A commentary on the revered Mahayana text by the great 11th century Master Atisa Dipankara.
by Maggy Jones
Introduction and background of this teaching. There are many commentaries, including Jamgon Kongtrül the Great. The practice is widely taught and is the essence of the main Mahayana sutras. A clear understanding of the “Four Preliminaries” is essential.
1.1. PRECIOUS HUMAN LIFE. Focus on the present and make it positive. Wake up and feel glad to be alive; appreciate what you have and do not begrudge what you don’t have. Make sure your work is useful – that will bring you satisfaction.
1.2. IMPERMANENCE. We know the meaning of impermanence and that life leads to death, but we ignore this. If we can accept it, then we shall have less fear and make the most of our precious life.
1.3. SAMSARA. The terminology is Buddhist but the understanding is universal. It is our present, confused, state of mind – our strong ingrained habits, always grasping or rejecting. This leads to dissatisfaction and conduct which we later regret. There is no peace. The situation can be changed once you realise the true way things are BUT you have to do this for yourself. Once you can accept yourself as you are you will become more tolerant and understanding of the faults in others.
1.4. KARMA. Karma means “action”. My actions of body speech and mind affect everyone. I can make things better or worse. Everyone has Buddha Nature therefore we can transform ourselves. Make your habits positive. Karma is NOT punishment – it is a RESULT. Training will be difficult – approach mindfully. Make the mind more flexible through meditation. Do this calmly and relax. Train your mind to do what you want then let it rest that way you will transform samsara and find wisdom.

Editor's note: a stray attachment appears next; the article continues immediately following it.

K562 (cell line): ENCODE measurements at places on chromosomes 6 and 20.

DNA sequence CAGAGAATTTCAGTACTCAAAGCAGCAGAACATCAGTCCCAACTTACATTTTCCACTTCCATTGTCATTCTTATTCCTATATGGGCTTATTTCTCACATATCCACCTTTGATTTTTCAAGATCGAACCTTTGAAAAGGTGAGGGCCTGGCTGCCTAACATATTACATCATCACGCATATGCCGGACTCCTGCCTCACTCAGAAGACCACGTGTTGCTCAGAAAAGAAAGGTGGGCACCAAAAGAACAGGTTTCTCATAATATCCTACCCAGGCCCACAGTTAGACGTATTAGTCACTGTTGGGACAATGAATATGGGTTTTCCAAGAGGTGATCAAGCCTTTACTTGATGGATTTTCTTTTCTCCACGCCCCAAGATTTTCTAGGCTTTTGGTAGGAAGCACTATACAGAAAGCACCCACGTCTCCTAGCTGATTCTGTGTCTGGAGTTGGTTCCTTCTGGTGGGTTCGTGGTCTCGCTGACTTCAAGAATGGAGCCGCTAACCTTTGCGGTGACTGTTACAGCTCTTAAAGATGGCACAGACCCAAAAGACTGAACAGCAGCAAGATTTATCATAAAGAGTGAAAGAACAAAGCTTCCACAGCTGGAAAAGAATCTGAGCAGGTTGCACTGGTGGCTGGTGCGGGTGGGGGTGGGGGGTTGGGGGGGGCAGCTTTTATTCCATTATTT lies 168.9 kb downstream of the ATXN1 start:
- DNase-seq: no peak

These Four Preliminaries summarise Mind Training.
2. PRACTISE WITH WISDOM AND COMPASSION. Shamatha Meditation is essential. Visualisations are useful to train the mind by conjuring up and dissolving. Learn to see things as they really are. True wisdom is not intellectual; it is an experience. With wisdom you can deal with any problem and that brings you liberation – ultimate Bodhicitta. Relative Bodhicitta is basically compassion related to our kleshas (mind poisons). These cause problems and pain. We must transform these. If we understand compassion in the right way we will not be dominated by these kleshas. Compassion is a benevolent experience, an attitude which changes our bad habits. Wisdom and compassion are like the 2 wings of a bird – with both these you can fly. The stronger you have the wish to relieve suffering, the more your compassion will grow, therefore wish that all beings can be free from suffering. The PRACTICE of TONGLEN. Repeat this until it happens automatically. Transform the 3 objects the 3 poisons the 3 roots – that bring attraction, aversion, indifference.
3. TRANSFORMING ADVERSITY. “Turn all mishaps into the path”. Whatever happens – make it your practice. This is not easy; it must not be an intellectual understanding but must come from the heart, an attitude. You can always find some benefit, even hidden opportunities. Stories of people who used adversity to advantage. When you can use all experiences as your path then you are a true dharma practitioner.
“DRIVE ALL BLAME INTO ONE”. Your problems mostly arise from your own samsaric mind and ego so think carefully before blaming somebody else. This does NOT mean total personal guilt. Samsaric habits are like an addiction. We must get free, but this takes time and effort. Often we create unhappiness with high expectations; accept the imperfections.
4. ESSENCE OF PRACTICE IN LIFE AND IN DEATH Establish clarity of mind. The three kayas are not separate entities but three aspects of the mind. Let go of fear and grasping – they are nothing; they are interdependence and emptiness. (Recording unclear) Q & A Explanation on “clear light”. UNFINISHED TEACHING.